Hundreds of workers from India and Bangladesh have expressed an interest in seasonal farm work since the announcement of the pilot scheme last year.
By Alice Dyer and Lauren Dean.
Sam Zubaidi, operations and development manager at labour provider Concordia, said he had been inundated with interest from non-EU workers and that demand for jobs was very high.
Speaking at a horticulture and potatoes ‘cracking the labour nut’ workshop at NFU conference, Mr Zubaidi said: “The day after we announced we were going to be operating the pilot scheme we had 300 emails from India and Bangladesh and I am continuing to receive them.
“We are inundated with people wanting to work on a daily basis and I am receiving calls from agents representing thousands of workers who are willing to come over.”
Audience delegates however highlighted the need to ‘burst the trend’ of the sector’s reliance on eastern European workers, instead pointing to the importance of recruiting British workers.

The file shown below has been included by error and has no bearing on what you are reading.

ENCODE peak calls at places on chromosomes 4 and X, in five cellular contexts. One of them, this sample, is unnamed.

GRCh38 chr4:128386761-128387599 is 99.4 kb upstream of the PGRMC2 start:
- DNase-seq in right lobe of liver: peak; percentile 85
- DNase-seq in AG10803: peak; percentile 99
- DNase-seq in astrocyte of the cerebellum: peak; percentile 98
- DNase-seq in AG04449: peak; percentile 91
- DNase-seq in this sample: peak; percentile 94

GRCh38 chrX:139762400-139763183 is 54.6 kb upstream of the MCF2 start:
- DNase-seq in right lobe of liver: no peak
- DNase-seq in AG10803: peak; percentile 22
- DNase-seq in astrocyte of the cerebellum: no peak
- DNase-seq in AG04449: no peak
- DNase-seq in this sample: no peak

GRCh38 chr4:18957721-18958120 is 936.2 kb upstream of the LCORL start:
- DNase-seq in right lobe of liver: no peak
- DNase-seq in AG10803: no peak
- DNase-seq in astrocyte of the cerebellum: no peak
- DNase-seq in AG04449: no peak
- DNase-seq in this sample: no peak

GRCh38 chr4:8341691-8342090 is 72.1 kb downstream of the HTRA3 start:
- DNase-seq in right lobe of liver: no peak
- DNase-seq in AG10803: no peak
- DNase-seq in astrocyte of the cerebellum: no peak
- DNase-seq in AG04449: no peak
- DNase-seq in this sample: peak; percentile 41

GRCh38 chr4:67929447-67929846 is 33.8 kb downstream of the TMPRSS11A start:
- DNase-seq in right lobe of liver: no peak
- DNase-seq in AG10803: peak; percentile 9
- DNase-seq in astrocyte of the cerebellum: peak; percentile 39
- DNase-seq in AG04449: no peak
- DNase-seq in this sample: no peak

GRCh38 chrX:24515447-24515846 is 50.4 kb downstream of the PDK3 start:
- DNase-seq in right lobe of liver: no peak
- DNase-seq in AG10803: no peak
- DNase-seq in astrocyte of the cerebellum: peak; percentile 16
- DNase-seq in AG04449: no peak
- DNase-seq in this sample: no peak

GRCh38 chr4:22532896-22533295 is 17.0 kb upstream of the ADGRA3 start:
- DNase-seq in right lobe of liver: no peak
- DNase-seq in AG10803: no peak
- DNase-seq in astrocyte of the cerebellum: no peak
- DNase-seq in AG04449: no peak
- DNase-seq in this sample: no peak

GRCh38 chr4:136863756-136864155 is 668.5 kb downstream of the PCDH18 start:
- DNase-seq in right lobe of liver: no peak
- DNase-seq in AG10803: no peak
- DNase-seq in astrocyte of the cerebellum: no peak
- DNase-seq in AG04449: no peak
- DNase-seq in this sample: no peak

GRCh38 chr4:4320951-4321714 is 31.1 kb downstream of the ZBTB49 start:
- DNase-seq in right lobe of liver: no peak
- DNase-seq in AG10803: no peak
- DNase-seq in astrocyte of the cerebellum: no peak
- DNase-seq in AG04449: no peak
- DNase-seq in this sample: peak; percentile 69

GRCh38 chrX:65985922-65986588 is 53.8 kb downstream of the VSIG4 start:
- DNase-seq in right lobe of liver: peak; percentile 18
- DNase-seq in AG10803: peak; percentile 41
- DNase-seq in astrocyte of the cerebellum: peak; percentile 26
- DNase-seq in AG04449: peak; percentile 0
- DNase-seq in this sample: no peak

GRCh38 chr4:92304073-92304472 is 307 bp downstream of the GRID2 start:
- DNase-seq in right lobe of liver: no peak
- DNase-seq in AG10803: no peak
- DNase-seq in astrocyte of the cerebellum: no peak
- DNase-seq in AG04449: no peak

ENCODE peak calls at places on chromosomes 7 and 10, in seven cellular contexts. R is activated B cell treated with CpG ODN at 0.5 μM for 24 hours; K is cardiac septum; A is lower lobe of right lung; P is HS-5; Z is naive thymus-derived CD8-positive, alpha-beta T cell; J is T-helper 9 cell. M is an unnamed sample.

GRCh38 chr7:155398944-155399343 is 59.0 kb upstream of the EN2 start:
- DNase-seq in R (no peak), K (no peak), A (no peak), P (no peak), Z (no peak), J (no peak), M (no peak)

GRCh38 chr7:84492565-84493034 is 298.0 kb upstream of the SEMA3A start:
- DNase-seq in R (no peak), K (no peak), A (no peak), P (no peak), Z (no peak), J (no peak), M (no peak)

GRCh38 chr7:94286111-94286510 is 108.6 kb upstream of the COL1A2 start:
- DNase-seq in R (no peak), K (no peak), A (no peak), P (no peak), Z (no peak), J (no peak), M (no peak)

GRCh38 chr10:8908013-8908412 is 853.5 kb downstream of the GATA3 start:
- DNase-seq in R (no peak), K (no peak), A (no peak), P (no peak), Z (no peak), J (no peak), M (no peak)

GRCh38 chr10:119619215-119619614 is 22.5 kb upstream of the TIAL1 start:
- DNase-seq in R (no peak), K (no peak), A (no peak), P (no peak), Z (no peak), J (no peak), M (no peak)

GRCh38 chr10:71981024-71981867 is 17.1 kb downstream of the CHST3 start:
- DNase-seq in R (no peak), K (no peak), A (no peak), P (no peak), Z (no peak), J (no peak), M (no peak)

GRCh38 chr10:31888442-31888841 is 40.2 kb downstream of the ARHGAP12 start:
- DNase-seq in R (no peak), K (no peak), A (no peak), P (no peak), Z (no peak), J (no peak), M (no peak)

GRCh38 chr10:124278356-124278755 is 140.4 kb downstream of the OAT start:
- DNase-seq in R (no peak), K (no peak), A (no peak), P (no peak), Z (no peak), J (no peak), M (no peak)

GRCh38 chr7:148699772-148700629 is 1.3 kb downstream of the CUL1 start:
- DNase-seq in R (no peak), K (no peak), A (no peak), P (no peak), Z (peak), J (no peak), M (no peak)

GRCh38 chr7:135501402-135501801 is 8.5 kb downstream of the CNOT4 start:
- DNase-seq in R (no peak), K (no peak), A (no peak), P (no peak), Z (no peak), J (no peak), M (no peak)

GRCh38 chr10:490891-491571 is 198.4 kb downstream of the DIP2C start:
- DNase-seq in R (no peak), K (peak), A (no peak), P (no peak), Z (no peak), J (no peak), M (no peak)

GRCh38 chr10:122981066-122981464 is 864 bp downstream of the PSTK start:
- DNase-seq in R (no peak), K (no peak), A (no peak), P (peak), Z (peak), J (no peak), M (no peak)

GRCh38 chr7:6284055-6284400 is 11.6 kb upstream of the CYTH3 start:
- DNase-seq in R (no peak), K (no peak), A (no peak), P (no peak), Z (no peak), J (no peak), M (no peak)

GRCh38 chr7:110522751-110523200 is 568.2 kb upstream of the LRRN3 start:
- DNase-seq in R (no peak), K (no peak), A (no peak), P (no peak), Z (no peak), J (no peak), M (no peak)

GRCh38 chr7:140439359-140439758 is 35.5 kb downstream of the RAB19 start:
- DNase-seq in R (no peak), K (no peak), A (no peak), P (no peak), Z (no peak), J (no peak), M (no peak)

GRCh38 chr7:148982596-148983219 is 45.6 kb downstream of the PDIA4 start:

UK employment is at its lowest in 40 years and NFU horticulture and potatoes board chairwoman Ali Capper said growers facing labour shortages should adopt a marketing ploy to target workers specified to their own seasonal needs.
She said: “We are working really hard to recruit out of our local population. We need about seven people at peak to pick apples and hops – last year we had six locals who were mostly good.
“Every sector has got different issues and nuances, and in our case we really need people in September and October. So this year our farm is focused on trying to target students who are finishing their A-Levels and looking at a gap year.”